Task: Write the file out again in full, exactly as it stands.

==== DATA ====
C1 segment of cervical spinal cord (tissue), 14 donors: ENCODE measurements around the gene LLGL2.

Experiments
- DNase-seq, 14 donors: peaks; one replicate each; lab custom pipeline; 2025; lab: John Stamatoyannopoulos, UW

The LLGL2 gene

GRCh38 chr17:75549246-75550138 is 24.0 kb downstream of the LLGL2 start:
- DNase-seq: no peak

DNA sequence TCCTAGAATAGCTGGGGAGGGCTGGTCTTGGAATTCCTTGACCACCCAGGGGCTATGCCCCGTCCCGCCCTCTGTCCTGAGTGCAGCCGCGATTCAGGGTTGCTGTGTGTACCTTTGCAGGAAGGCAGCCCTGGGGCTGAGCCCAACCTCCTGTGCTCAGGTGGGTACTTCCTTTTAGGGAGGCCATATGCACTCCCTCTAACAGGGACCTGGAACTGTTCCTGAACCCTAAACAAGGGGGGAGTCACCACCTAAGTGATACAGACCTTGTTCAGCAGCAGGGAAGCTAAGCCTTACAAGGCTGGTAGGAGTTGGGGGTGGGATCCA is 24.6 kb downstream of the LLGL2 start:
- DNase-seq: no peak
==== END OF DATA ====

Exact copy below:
C1 segment of cervical spinal cord (tissue), 14 donors: ENCODE measurements around the gene LLGL2.

Experiments
- DNase-seq, 14 donors: peaks; one replicate each; lab custom pipeline; 2025; lab: John Stamatoyannopoulos, UW

The LLGL2 gene

GRCh38 chr17:75549246-75550138 is 24.0 kb downstream of the LLGL2 start:
- DNase-seq: no peak

DNA sequence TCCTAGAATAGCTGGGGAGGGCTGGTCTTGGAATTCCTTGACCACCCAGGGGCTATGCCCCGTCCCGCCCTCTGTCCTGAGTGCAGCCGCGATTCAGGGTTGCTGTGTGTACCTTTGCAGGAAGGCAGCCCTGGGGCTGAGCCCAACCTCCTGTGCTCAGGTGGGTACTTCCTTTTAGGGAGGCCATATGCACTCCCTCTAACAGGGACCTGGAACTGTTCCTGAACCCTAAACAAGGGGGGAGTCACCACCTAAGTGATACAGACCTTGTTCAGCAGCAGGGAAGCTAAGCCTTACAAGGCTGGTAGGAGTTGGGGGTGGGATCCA is 24.6 kb downstream of the LLGL2 start:
- DNase-seq: no peak